Giant Sucking Sound of Capital Destruction in US Oil & Gas

Chesapeake Energy is a good example. The second largest natural gas producer in the US, after Exxon, reported its debacle yesterday.

Revenues plunged 49% from the quarter a year ago, when the oil bust had already set in. The company has been slashing costs and capital expenditures. In June, it eliminated its dividend. And yesterday, it recognized $5.4 billion in impairment charges, bringing impairments for the nine months to a staggering $15.4 billion.

Impairment charges are a sudden accounting recognition of accumulated capital destruction. These impairments pushed its losses from operations to $5.4 billion in Q3 and to $16 billion for the nine months.

Chesapeake currently gets 72% of its production from natural gas, 17% from oil, and 11% from natural gas liquids. The oil bust has been going on since the summer of 2014. The US natural gas bust has been going on since 2009! Two natural gas producers have already gone bankrupt this year: Quicksilver Resources and Samson Resources.

Its annual free cash flow has been negative since 1994, even during good times, with only two tiny exceptions (Bloomberg chart). After living off borrowed money, it’s now trying to hang on by selling assets and lowering its mountain of debt. But it still owes $16 billion, much of which QE-besotted, ZIRP-blinded, yield-hungry investors had handed it over the years, based on hype and false hopes.

Its shares last traded at $7.50, down 75% from peak hype in June 2014. Its 4.875% notes due 2022 and its 5.75% notes due 2023, according to S&P Capital IQ LCD yesterday, traded for 66 cents on the dollar.

In terms of capital destruction, Chesapeake is in good company, and not even the leader. A new report by Evaluate Energy, which covers Oil & Gas companies around the globe, examined the financial statements of the 48 US oil & gas companies that have reported earnings for the third quarter so far. The amounts and the speed of deterioration are just stunning.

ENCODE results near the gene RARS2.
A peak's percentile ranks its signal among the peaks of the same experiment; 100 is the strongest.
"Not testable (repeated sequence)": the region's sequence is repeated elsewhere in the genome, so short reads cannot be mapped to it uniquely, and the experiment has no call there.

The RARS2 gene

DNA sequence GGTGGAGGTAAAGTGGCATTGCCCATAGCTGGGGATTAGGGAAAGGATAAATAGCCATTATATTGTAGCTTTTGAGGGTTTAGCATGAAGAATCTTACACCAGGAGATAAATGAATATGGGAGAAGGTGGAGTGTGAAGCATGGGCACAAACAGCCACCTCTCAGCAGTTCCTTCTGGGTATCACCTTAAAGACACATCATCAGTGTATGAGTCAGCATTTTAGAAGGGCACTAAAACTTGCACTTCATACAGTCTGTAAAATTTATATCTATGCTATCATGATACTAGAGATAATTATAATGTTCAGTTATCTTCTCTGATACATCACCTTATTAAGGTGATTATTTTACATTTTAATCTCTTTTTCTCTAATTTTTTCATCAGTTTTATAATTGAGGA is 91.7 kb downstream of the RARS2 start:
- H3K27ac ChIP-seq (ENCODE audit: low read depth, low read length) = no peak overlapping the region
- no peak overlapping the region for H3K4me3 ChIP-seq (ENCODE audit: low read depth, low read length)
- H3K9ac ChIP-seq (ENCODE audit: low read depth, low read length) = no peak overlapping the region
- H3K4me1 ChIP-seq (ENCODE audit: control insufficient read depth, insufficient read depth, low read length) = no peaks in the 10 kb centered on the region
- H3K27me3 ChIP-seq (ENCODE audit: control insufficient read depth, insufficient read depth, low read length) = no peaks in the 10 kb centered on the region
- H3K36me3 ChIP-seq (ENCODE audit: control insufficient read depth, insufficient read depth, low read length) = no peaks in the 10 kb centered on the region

Turns out, what started in Q4 last year is getting worse relentlessly. And now it’s getting serious: plunging revenues, squeezed operating margins, whopping impairment charges, and horrendous losses are combining into a very toxic mix.

Evaluate Energy determined that net income of those 48 companies was a gigantic loss for the three quarters combined of $57 billion.

On a quarterly basis, the losses in Q3 jumped 58% from Q2 and 70% from Q1 to $25.5 billion. This fiasco, which has been spiraling down at a breath-taking pace, looks like this:


The biggest factor in these losses, as in Chesapeake’s case, was the impairments. For this study, Evaluate Energy only counted impairments of property and equipment, not of financial assets such as “goodwill.” Including charge-offs of goodwill, it would have been even worse (an example is Whiting Petroleum, which we’ll get to in a moment).

Of the 48 companies, 38 recognized impairment charges totaling $32.8 billion in Q3 alone, a 79% jump from Q2, when impairments hit $18.4 billion. Since Q4 2014, these 48 companies recognized impairments of $84.6 billion; 39% of that in Q3.

Devon Energy was king of the hill, with $5.9 billion in impairments in Q3, after having recognized impairments every quarter this year, for a total of about $15.5 billion.

Our natural-gas hero Chesapeake is in second place, if only barely, with $5.4 billion in impairments this quarter, and $15.5 billion for the nine months.

Of note, Occidental Petroleum, with impairments of $3.3 billion in Q3, Murphy Oil, Whiting Petroleum, and Carrizo Oil & Gas all recognized over 90% of their respective impairments this year in this misbegotten third quarter. They were in no hurry to grant their investors a peek at reality.

However, Whiting’s impairments of $1.7 billion do not include an additional $870 million in write-offs of goodwill in connection with its once highly ballyhooed acquisition of Kodiak Oil & Gas, which closed in December last year.

In Q4 2014, many investors thought the oil bust was a blip, that this was just a correction of sorts in oil prices and that they’d rebound in early 2015. But in 2015, oil and natural gas both have plunged to new cycle lows. And yet, over and over again, sharp sucker rallies gave rise to hopes that it would all be over pronto, that the price would settle safely above $80 a barrel, or at least above $65 a barrel, where some of the oil companies could survive.

But now that oil in storage is practically coming out of our ears, globally, the meme has become “lower for longer,” and the game has boiled down to who can slash operating costs and capital expenditures fast enough without losing too much production, who has enough cash to burn through while this lasts, and who can still get new money at survivable rates. And that game is accompanied, as in Q3, by the giant sucking sound of capital destruction.